Friday 27 May 2022

Trafigura fined €1m for exporting toxic waste from Amsterdam

Oil trading group Trafigura has been fined €1m by judges in Amsterdam for exporting toxic waste to Ivory Coast in the ship Probo Koala in summer 2006.

The court ruled Trafigura broke the law by taking the waste to the west African country and by concealing the true nature of the waste when the ship docked in Amsterdam in July four years ago.
The ship was carrying chemical slops left over following the processing of nafta – an oil product.
International treaties
Trafigura had attempted to get round international treaties by exporting waste to the Third World, the judges said.
A Trafigura employee and the Ukranian captain of the Probo Koala were sentenced to suspended jail sentences for their role in the scandal. Trafigura was cleared of forgery charges.
‘This is a clear signal to other companies that illegally exporting waste to Africa will not go unpunished,’ said Marietta Harjono, a spokeswoman for environmental lobby group Greenpeace.
Pumped back
Amsterdam waste processor APS, which was initially commissioned to clean up the slops but pumped them back in to the ship after a dispute over the price, was found guilty of breaking environmental rules.
But judges said workers believed city council officials had given permission and should therefore not be prosecuted.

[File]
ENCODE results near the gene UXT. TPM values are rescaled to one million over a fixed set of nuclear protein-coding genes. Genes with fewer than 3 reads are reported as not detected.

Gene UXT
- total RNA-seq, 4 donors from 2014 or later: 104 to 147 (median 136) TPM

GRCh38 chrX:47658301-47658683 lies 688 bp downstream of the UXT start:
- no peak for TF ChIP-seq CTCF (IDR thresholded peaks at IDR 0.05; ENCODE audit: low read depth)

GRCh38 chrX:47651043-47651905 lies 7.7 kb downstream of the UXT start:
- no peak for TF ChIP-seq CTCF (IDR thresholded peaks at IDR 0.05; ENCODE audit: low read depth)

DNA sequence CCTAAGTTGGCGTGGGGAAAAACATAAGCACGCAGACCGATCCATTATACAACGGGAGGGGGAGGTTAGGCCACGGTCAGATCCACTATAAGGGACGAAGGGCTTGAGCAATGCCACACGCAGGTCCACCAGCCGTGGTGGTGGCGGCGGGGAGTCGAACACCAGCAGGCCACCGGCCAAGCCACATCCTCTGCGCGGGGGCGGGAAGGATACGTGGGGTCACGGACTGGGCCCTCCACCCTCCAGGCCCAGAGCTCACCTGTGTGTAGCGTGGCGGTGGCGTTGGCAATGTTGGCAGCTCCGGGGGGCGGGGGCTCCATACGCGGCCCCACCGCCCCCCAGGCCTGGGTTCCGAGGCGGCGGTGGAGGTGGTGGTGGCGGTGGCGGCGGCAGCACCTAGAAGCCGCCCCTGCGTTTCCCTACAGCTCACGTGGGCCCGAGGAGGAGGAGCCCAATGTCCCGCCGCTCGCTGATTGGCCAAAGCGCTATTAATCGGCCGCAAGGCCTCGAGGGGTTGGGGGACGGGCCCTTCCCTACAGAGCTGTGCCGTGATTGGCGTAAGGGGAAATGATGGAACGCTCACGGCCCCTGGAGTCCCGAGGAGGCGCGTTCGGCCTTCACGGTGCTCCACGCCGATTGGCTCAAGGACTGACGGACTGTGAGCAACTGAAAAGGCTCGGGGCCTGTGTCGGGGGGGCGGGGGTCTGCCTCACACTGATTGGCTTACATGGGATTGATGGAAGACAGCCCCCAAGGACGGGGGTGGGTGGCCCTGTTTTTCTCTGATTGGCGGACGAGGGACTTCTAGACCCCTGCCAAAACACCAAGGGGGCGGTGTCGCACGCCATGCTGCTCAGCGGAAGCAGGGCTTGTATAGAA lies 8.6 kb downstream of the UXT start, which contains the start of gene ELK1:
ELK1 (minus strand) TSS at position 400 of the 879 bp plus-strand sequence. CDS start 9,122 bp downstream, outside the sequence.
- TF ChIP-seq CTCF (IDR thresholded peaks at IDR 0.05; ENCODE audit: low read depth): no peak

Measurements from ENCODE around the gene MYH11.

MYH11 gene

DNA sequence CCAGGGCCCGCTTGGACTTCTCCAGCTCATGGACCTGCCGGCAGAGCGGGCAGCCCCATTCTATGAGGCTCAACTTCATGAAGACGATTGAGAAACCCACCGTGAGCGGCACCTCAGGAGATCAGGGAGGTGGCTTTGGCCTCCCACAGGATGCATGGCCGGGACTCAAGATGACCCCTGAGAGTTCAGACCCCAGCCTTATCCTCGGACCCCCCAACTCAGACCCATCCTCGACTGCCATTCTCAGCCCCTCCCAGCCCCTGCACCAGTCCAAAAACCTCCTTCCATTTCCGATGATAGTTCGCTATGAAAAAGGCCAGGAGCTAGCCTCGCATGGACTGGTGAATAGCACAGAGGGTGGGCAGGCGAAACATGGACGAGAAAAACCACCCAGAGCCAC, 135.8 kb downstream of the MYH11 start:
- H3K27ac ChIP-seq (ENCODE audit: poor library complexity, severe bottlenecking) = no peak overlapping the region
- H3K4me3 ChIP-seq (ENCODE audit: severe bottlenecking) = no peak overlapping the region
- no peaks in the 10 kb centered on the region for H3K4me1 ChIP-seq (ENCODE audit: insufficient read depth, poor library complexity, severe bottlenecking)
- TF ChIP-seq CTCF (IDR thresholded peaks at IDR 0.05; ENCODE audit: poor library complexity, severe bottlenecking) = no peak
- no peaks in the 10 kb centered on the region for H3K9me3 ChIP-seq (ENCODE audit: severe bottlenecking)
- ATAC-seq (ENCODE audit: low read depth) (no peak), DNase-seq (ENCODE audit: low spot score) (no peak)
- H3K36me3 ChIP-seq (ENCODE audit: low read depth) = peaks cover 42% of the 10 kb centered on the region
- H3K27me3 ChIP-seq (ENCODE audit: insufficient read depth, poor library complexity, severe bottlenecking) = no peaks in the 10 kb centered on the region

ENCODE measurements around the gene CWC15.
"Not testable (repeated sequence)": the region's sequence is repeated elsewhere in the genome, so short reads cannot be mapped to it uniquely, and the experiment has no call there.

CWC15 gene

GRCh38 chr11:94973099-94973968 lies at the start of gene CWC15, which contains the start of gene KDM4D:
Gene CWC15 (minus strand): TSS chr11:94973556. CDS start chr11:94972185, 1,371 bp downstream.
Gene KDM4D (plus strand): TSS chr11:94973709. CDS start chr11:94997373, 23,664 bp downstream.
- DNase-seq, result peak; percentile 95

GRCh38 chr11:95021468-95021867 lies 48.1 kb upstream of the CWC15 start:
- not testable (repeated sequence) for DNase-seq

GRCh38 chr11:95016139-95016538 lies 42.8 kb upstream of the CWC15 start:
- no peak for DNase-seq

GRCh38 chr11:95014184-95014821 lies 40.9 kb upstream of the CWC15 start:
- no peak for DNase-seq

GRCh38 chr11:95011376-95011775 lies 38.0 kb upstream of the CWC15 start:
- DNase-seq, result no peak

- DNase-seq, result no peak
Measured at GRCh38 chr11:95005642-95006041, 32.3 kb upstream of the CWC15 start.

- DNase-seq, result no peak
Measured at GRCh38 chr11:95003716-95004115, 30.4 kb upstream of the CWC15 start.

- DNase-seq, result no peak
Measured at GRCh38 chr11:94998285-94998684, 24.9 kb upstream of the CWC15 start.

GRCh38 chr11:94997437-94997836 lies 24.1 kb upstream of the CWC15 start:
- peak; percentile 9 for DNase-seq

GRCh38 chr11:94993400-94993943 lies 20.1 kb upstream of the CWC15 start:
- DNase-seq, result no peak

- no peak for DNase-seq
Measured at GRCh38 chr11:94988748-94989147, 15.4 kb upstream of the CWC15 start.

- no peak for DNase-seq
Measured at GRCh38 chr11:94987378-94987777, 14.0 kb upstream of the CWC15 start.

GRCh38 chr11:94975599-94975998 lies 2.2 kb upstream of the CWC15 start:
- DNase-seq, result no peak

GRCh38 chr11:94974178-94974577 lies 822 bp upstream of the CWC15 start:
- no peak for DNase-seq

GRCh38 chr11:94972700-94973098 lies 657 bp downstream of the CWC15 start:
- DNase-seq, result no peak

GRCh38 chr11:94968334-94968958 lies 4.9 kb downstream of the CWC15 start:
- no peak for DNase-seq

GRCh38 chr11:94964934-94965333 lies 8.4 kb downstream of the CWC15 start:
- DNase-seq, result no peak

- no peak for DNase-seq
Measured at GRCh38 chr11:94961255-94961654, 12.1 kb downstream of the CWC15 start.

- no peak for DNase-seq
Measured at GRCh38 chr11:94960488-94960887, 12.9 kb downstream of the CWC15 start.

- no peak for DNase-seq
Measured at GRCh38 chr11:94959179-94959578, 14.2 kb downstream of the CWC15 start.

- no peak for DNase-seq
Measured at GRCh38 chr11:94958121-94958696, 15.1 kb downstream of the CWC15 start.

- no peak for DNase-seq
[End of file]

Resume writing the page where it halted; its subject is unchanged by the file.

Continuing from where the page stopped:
And Amsterdam city council officials could not be prosecuted because they have indemnity, the court said.
Local firm
Thousands of people are said to have become ill when local waste company Tommy dumped the sludge around the port city of Abdijan. Trafigura denies the waste caused health problems.
In September 2009, Trafigura agreed to pay a maximum €33m in damages to 31,000 people from Ivory Coast who claim they were made ill by toxic waste from the Probo Koala.
The Ivory Coast claimants’ London-based lawyers agreed to the out-of-court settlement, saying Trafigura could not be held legally responsible for the health problems.
In 2007, Trafigura agreed to pay €152m to the Ivory Coast government to settle its claim and pay for the clean-up but denying liability.
The company said on Friday afternoon it is to appeal against the Amsterdam conviction.

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